Bell's palsy is a weakness of one side of the face that is diagnosed after other causes of facial weakness have been ruled out. It is a 'diagnosis of exclusion'. Bell's palsy may be caused by a virus affecting the facial nerve. Standard treatment includes steroids to help settle swelling of the facial nerve, whereas antiviral treatment does not appear to help. In hyperbaric oxygen therapy, the person undergoing treatment breathes 100% oxygen in a pressurised chamber for about one hour (called a 'dive'). This may produce more dissolved oxygen in the facial nerve and might reduce nerve damage in Bell's palsy. We searched for evidence from randomised controlled trials on hyperbaric oxygen therapy in adults with moderate to severe Bell's palsy. Our searches revealed no trials that met the inclusion criteria for the review. We found very low quality evidence from one trial to suggest that hyperbaric oxygen therapy might be beneficial for moderate to severe Bell's palsy. The trial involved 79 participants and compared hyperbaric oxygen therapy to prednisone, a corticosteroid, which is a proven active treatment. The participants did not know which treatment they were being given. Those treated with hyperbaric oxygen recovered more quickly and recovered normal facial movement more often (95% versus 76%). All participants tolerated the treatment well, and there were no major complications. The quality of evidence from this trial was very low because the assessors of facial function were aware of which treatment each participant had been given, which introduces a high risk of bias. There is therefore no high quality evidence on which to base conclusions about the efficacy of hyperbaric oxygen therapy in Bell's palsy.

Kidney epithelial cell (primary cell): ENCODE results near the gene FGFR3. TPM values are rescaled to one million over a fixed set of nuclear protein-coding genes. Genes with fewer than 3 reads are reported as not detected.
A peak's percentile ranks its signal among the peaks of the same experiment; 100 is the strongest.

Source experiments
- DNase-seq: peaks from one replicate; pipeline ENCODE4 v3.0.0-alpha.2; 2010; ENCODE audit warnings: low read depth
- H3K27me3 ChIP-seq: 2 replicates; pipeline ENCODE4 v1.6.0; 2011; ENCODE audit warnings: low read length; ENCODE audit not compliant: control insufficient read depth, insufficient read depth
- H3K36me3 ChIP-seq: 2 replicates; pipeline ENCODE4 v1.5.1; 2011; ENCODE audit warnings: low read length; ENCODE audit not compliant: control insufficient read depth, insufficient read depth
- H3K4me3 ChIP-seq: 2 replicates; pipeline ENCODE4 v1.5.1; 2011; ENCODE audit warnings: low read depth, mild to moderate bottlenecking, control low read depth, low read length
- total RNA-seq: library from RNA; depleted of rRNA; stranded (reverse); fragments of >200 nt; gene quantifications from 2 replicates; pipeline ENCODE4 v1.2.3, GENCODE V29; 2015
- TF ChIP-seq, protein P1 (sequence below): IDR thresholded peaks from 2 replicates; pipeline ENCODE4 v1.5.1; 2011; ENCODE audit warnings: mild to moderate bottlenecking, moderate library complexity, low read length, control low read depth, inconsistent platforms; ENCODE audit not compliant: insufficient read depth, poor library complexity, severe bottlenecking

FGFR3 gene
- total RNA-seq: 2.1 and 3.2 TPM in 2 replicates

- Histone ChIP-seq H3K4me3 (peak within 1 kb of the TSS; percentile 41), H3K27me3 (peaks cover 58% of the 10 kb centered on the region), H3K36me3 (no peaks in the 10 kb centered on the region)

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Terms to know

Cranial Nerves
Cranial nerves are nerves emerging directly from the brain, in contrast to spinal nerves (which emerge from various segments of the spinal cord). Cranial nerves exchange information between the brain and parts of the body, primarily to and from regions of the head and neck.
Muscles
Muscles function to produce force and motion. They are primarily responsible for maintaining and changing posture, locomotion, as well as movement of internal organs, such as the contraction of the heart and the movement of food through the digestive system.
Nerves
A bundle of fibers that receives and sends messages between the body and the brain. The messages are sent by chemical and electrical changes in the cells that make up the nerves.
Oral Herpes (Cold Sore)
A type of herpes simplex. An outbreak typically causes small blisters or sores on or around the mouth. The sores typically heal within 2-3 weeks, but the herpes virus remains, periodically reactivating (in symptomatic people) to create sores in the same area of the mouth or face.
Viral Meningitis
Inflammation of the membranes surrounding the brain and spinal cord due to a viral infection.

More about Bell's Palsy

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Also called: Facial nerve palsy, Facial nerve paralysis, Facial palsy, Bell palsy, Bells palsy

Other terms to know: See all 5
Cranial Nerves, Muscles, Nerves